Please use this identifier to cite or link to this item: https://doi.org/10.21256/zhaw-18599
Full metadata record
DC FieldValueLanguage
dc.contributor.authorDi Sorbo, Andrea-
dc.contributor.authorPanichella, Sebastiano-
dc.contributor.authorVisaggio, Corrado Aaron-
dc.contributor.authorDi Penta, Massimiliano-
dc.contributor.authorCanfora, Gerardo-
dc.contributor.authorGall, Harald C.-
dc.date.accessioned2019-10-31T14:04:50Z-
dc.date.available2019-10-31T14:04:50Z-
dc.date.issued2019-
dc.identifier.issn0098-5589de_CH
dc.identifier.issn1939-3520de_CH
dc.identifier.urihttps://digitalcollection.zhaw.ch/handle/11475/18599-
dc.description© 2019 IEEE. Personal use of this material is permitted. Permission from IEEE must be obtained for all other uses, in any current or future media, including reprinting/republishing this material for advertising or promotional purposes, creating new collective works, for resale or redistribution to servers or lists, or reuse of any copyrighted component of this work in other works.de_CH
dc.description.abstractCommunication means, such as issue trackers, mailing lists, Q&A forums, and app reviews, are premier means of collaboration among developers, and between developers and end-users. Analyzing such sources of information is crucial to build recommenders for developers, for example suggesting experts, re-documenting source code, or transforming user feedback in maintenance and evolution strategies for developers. To ease this analysis, in previous work we proposed DECA (Development Emails Content Analyzer), a tool based on Natural Language Parsing that classifies with high precision development emails' fragments according to their purpose. However, DECA has to be trained through a manual tagging of relevant patterns, which is often effort-intensive, error-prone and requires specific expertise in natural language parsing. In this paper, we first show, with a study involving Master's and Ph.D. students, the extent to which producing rules for identifying such patterns requires effort, depending on the nature and complexity of patterns. Then, we propose an approach, named NEON (Nlp-based softwarE dOcumentation aNalyzer), that automatically mines such rules, minimizing the manual effort. We assess the performances of NEON in the analysis and classification of mobile app reviews, developers discussions, and issues. NEON simplifies the patterns' identification and rules' definition processes, allowing a savings of more than 70% of the time otherwise spent on performing such activities manually. Results also show that NEON-generated rules are close to the manually identified ones, achieving comparable recall.de_CH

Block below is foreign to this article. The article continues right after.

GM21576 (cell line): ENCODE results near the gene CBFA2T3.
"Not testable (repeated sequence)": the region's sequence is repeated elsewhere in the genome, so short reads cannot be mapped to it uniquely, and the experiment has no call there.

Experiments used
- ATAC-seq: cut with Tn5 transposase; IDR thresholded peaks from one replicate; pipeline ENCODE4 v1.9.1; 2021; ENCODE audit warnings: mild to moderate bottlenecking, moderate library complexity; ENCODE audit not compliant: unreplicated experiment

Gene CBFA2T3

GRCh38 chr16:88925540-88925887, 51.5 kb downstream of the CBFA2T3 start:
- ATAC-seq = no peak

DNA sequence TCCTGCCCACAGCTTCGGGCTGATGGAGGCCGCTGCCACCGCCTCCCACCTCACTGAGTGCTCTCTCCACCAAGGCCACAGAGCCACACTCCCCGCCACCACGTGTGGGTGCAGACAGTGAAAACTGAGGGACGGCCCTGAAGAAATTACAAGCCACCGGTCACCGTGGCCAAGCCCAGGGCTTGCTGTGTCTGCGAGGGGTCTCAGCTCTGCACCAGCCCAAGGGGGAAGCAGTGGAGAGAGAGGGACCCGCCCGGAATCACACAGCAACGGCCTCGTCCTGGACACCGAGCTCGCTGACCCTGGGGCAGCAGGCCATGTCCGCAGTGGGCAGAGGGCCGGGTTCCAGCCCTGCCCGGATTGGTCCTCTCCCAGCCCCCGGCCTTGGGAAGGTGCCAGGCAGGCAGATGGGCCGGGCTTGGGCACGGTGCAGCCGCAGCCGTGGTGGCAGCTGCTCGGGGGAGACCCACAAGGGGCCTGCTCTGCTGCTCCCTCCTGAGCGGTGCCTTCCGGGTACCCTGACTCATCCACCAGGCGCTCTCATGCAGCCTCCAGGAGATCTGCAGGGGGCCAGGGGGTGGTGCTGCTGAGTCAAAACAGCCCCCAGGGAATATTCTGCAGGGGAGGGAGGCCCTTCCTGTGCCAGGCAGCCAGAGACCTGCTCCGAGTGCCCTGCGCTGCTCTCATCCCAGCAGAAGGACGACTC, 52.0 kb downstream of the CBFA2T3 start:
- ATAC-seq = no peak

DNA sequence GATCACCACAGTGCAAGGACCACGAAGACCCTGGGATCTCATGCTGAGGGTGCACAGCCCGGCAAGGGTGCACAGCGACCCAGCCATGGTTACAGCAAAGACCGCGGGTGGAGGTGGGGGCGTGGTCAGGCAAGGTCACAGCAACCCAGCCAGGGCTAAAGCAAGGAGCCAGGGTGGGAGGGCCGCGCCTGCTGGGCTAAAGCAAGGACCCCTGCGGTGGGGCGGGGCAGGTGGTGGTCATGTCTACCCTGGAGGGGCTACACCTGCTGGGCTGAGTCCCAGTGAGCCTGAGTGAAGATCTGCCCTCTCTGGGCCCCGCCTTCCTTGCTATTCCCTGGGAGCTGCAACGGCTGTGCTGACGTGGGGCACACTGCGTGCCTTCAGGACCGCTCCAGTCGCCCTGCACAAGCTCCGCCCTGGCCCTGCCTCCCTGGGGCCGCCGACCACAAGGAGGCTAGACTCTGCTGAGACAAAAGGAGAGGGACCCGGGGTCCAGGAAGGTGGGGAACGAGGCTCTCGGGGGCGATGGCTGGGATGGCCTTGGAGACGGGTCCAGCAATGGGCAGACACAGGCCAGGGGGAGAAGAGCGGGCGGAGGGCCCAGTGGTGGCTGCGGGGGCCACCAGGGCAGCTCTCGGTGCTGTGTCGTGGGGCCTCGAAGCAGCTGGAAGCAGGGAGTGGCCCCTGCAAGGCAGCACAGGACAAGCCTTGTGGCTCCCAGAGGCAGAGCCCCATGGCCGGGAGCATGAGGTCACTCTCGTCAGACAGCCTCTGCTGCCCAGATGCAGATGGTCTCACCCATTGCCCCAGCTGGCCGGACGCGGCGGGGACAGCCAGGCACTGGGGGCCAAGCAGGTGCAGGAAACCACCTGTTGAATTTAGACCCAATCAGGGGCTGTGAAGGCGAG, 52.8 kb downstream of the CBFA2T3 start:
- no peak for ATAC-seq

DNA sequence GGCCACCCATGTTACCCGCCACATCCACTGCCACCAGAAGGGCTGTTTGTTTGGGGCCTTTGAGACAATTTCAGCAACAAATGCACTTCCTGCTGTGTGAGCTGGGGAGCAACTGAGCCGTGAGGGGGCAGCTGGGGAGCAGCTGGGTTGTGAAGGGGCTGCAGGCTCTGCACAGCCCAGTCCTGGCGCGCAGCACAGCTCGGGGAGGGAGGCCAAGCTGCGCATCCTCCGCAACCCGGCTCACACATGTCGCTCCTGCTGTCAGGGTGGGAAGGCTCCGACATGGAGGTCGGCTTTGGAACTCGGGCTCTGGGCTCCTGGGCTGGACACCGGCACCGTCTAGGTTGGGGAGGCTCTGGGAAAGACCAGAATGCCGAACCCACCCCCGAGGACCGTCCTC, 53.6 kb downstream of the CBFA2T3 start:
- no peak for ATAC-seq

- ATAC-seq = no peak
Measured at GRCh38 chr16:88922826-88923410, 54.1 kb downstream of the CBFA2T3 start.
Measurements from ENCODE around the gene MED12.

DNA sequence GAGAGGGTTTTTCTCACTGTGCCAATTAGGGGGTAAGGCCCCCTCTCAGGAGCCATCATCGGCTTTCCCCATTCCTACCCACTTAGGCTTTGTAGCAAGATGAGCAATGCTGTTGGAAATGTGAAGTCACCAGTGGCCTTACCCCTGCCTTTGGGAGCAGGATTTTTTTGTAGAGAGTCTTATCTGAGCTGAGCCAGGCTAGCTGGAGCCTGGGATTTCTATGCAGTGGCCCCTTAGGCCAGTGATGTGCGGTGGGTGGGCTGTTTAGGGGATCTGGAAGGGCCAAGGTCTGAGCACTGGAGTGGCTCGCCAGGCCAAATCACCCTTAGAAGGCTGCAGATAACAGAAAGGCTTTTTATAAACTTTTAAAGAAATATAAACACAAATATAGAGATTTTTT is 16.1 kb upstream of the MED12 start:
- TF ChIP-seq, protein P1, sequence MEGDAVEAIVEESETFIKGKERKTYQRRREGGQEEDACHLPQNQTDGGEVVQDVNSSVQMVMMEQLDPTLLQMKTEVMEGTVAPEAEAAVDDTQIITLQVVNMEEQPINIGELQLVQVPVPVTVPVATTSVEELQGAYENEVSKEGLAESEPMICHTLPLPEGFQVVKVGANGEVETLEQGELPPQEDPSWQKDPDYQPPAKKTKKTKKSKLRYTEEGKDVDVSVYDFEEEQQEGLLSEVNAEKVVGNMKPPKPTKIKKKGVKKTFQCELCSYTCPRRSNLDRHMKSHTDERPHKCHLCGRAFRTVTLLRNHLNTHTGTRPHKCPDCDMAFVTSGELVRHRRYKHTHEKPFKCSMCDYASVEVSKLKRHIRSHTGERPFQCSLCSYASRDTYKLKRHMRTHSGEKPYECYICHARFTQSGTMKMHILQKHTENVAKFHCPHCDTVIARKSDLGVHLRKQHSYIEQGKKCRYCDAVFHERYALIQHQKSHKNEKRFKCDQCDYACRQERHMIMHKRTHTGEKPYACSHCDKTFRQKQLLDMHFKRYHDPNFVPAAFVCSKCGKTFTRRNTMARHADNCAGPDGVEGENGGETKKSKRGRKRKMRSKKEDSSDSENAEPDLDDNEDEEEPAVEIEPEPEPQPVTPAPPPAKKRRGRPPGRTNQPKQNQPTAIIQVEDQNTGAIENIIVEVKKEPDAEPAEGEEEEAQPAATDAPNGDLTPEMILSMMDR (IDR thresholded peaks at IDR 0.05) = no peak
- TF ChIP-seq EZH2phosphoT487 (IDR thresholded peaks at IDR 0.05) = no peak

dc.language.isoende_CH
dc.publisherIEEEde_CH
dc.relation.ispartofIEEE Transactions on Software Engineeringde_CH
dc.rightsLicence according to publishing contractde_CH
dc.subject.ddc005: Computerprogrammierung, Programme und Datende_CH
dc.titleExploiting natural language structures in software informal documentationde_CH
dc.typeBeitrag in wissenschaftlicher Zeitschriftde_CH
dcterms.typeTextde_CH
zhaw.departementSchool of Engineeringde_CH
zhaw.organisationalunitInstitut für Angewandte Informationstechnologie (InIT)de_CH
dc.identifier.doi10.1109/TSE.2019.2930519de_CH
dc.identifier.doi10.21256/zhaw-18599-
zhaw.funding.euNode_CH
zhaw.originated.zhawYesde_CH
zhaw.publication.statusacceptedVersionde_CH
zhaw.publication.reviewPeer review (Publikation)de_CH
zhaw.webfeedService Engineeringde_CH
zhaw.author.additionalNode_CH
Appears in Collections:Publikationen School of Engineering

Files in This Item:
File Description SizeFormat 
08769918.pdf8.13 MBAdobe PDFThumbnail
View/Open


Items in DSpace are protected by copyright, with all rights reserved, unless otherwise indicated.